Homosexual men are nearly twice as likely to have suffered from cancer as heterosexual men, according to a new study from the US.
The study, which was based on more than 120,000 people in California, also indicated that cancer was diagnosed on average a decade earlier for gay men.
However, researchers did not find a difference in cancer cases between lesbians and heterosexual women.
The study did not examine the causes behind the results. But Dr Ulrike Boehmer, the study’s lead author, cautioned that higher rates of HIV amongst homosexual men may be related to the increased risk of cancer.
And commenting on the results Jason Warriner, clinical director for HIV and sexual health at the Terrence Higgins Trust, said: “We know that HIV can cause certain types of cancer, and that gay men are a greater risk of HIV than straight men.”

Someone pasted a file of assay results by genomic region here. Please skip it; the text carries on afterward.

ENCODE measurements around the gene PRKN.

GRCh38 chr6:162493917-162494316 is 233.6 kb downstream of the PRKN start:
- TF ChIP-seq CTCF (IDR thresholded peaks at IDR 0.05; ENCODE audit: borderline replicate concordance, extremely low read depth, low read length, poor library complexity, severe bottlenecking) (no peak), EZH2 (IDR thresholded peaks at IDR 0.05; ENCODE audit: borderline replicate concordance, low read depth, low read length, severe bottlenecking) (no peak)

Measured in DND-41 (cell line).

HIV and Aids have both been linked to a number of cancers including anal, lung and testicular cancer and Hodgkin lymphoma.
However Liz Margolie, executive director of the LGBT Cancer Network, said that homosexual “men as a group have a bunch of risk factors for cancer”, including higher rates of smoking and alcohol abuse.
Jessica Harris, senior health information officer at Cancer Research UK, said: “In this Californian survey, gay men were more likely than straight men to say they had been diagnosed with cancer, but it’s not clear from this study why this might be.
“It could be down to better survival or higher rates of cancer among gay men and we’d need larger studies that take both of these factors into account to find out.”
In March new figures from the Health Protection Agency revealed that the number of new HIV diagnoses had nearly doubled over the past ten years.
Experts warned that numbers are increasing “especially in men who have sex with men” (MSM).
In total 1,950 new HIV infections were diagnosed in 2001 and 3,780 in 2010. The number of new diagnoses among MSM increased by 70 per cent from 1,810 to 3,080.